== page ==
12 Yogurt Varieties

This is a bowl of plain yogurt with berries.

Yogurt is one of the most nutritious foods that aid digestion and get you one step closer to those summer body goals. It’s packed with protein, probiotics, and bone-building calcium, and it’s one of the most nutritious foods to help aid digestion and get you one step closer to those summer body goals. When you consider its versatility in terms of flavors and uses, yogurt is one of the best foods. Not only can you create a dip with it, use it as a condiment, or make a fantastic bowl meal with it, but it also makes a great snack on its own. However, as yogurt has become such a popular health food trend, the yogurt section of the market has expanded, and the choices have become bewildering.

With so many varieties on the market, from international yogurts to plant-based options, it’s important to know what you’re looking for before you go shopping.

Yogurt is made from fermented milk using a form of fermentation known as lactic acid fermentation. The process varies depending on the type.

Healthy live bacteria cultures (S. thermophilus and L. bulgaricus), are introduced to milk to start the fermentation process. Lactic acid is produced when bacteria ferment lactose carbohydrates in milk. The milk proteins coagulate due to the acidic environment. This gives it a more gel-like and creamy texture and all of the beneficial probiotics that health experts recommend.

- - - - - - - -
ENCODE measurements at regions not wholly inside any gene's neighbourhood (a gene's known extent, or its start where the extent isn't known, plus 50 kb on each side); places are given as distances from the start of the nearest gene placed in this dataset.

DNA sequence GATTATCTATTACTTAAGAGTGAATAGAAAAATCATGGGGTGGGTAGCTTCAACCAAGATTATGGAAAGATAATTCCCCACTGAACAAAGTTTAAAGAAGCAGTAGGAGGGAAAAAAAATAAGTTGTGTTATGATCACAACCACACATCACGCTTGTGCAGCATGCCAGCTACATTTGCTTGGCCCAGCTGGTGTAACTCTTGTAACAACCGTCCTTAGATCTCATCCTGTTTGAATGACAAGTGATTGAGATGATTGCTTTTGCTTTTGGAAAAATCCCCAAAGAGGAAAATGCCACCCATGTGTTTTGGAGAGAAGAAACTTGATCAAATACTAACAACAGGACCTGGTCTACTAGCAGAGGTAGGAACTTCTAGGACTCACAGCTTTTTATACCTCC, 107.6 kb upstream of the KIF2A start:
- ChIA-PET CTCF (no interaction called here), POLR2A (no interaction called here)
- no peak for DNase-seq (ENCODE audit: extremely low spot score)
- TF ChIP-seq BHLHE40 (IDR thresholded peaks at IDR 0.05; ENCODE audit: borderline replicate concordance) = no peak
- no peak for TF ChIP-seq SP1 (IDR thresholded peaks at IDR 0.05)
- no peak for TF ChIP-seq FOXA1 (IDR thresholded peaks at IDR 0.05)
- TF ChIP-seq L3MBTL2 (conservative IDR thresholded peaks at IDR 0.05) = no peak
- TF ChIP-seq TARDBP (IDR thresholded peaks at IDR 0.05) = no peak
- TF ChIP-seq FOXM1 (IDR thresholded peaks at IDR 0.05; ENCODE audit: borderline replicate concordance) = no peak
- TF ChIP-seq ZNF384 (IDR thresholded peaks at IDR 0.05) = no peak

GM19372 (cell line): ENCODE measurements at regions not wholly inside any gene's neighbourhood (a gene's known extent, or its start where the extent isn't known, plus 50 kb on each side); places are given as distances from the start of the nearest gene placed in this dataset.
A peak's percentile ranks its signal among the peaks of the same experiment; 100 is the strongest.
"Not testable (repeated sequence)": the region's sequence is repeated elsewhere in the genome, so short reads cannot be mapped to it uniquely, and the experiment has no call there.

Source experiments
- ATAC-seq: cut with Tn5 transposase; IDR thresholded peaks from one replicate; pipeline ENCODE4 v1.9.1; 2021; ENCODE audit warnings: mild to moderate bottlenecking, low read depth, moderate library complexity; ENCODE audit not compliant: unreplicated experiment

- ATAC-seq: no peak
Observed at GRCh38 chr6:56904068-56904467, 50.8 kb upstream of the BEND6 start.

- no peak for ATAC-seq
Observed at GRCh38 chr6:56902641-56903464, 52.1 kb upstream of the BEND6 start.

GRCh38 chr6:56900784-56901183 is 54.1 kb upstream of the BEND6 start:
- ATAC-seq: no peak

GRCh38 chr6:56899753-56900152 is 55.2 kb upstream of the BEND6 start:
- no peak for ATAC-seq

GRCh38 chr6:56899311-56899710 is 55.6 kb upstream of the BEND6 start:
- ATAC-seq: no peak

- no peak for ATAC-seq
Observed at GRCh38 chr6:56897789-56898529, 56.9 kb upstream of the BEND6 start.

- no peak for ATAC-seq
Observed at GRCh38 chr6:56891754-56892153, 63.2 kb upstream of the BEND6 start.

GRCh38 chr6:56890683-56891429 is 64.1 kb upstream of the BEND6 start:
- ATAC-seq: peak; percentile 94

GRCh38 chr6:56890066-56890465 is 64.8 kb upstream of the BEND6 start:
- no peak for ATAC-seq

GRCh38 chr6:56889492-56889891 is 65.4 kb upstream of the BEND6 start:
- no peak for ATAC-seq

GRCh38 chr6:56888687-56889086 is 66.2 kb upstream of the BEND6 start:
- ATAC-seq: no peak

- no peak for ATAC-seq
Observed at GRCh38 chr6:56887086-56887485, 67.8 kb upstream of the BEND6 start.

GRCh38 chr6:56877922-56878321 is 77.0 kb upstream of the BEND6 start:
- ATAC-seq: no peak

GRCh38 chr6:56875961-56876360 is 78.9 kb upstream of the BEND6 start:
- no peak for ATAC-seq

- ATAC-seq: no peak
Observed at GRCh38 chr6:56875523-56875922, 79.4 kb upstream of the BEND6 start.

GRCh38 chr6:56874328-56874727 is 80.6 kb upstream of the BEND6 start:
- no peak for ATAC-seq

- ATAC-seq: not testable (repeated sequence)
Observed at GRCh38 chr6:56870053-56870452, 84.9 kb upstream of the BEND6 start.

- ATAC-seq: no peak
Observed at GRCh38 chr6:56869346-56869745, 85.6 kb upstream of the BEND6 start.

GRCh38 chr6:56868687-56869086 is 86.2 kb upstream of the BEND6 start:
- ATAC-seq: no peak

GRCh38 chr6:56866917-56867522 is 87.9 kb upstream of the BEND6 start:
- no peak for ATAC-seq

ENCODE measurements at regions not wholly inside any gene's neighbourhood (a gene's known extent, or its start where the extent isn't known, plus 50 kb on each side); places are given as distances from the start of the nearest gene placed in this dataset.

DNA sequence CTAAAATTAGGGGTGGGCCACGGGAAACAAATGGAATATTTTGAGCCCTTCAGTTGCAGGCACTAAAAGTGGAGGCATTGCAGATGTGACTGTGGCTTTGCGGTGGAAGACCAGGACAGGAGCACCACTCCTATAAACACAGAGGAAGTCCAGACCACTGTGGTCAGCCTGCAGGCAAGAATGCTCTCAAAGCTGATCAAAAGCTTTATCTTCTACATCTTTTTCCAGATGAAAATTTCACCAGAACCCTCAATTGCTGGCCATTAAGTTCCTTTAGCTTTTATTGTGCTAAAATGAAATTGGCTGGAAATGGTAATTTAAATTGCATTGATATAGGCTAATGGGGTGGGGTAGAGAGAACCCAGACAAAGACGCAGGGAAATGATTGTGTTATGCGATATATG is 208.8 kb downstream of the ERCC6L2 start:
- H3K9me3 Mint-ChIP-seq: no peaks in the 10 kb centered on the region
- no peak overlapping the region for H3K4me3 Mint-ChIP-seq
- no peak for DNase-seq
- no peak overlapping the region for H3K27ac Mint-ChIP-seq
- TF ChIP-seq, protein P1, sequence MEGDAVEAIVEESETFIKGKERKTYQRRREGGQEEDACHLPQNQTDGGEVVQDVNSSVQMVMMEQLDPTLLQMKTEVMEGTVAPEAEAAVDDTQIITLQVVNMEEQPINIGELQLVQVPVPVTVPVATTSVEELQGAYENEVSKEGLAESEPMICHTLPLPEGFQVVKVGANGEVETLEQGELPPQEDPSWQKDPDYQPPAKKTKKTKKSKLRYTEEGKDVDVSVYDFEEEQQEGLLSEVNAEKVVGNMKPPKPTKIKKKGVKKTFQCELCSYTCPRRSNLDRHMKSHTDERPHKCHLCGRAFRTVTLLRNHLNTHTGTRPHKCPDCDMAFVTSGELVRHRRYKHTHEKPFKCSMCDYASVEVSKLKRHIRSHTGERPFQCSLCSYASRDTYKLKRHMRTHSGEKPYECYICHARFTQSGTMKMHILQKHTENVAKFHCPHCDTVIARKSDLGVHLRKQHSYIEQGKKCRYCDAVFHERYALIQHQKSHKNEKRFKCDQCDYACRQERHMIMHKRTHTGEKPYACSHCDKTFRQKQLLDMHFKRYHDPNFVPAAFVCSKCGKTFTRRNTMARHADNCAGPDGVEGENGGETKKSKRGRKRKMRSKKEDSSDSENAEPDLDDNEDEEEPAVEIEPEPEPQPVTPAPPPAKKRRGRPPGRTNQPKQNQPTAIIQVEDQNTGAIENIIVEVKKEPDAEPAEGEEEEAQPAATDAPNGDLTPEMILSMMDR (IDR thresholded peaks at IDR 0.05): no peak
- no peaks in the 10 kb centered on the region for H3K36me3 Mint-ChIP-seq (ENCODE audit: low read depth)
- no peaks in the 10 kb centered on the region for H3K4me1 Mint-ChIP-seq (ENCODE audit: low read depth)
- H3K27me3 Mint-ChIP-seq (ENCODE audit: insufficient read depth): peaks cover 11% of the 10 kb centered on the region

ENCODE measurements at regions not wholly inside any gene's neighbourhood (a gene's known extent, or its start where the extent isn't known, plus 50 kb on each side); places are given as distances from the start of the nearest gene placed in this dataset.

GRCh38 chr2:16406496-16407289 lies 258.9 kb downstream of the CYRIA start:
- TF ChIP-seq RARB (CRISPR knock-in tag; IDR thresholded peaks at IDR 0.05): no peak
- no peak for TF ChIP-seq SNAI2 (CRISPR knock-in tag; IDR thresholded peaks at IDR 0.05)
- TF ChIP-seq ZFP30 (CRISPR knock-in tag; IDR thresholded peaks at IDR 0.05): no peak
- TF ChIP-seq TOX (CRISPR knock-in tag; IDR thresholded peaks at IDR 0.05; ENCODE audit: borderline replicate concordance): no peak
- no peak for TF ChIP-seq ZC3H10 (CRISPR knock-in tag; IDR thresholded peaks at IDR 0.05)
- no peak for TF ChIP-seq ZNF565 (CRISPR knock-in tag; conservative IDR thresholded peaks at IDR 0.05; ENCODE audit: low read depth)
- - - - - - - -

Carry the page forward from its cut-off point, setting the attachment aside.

To be branded as yogurt, it must contain these two cultures. However, some manufacturers add other strains to get their desired texture and thickness. It’s also worth noting that some producers use too much heat after adding the cultures during the yogurt-making process, which might destroy the beneficial bacteria. If the probiotics’ species and strains are listed on the label, it’s a positive clue that the temperature is being controlled to keep the cultures alive and active.

1. Unstrained Traditional Yogurt

Yogurt is thickened milk that has been cultured by adding lactic acid generating bacteria to it. This also gives yogurt its distinctive sour flavor. Because it hasn’t been strained and has greater liquid content, this type of yogurt is thinner than Greek or Australian yogurt. Because some children are turned off by thicker consistency, unstrained yogurt is an excellent option. It’s an excellent method to acquire the calcium you need to create strong bones while also aiding digestion.

Nutritional Value: 9 grams of protein, 10 grams of fat, 11 grams of carbs, 11 grams of sugar, 122 milligrams of sodium, 327 milligrams of calcium, and 271 milligrams of phosphorus per cup (Reference: U.S. Department of Agriculture, FoodData Central)

2. Greek Yogurt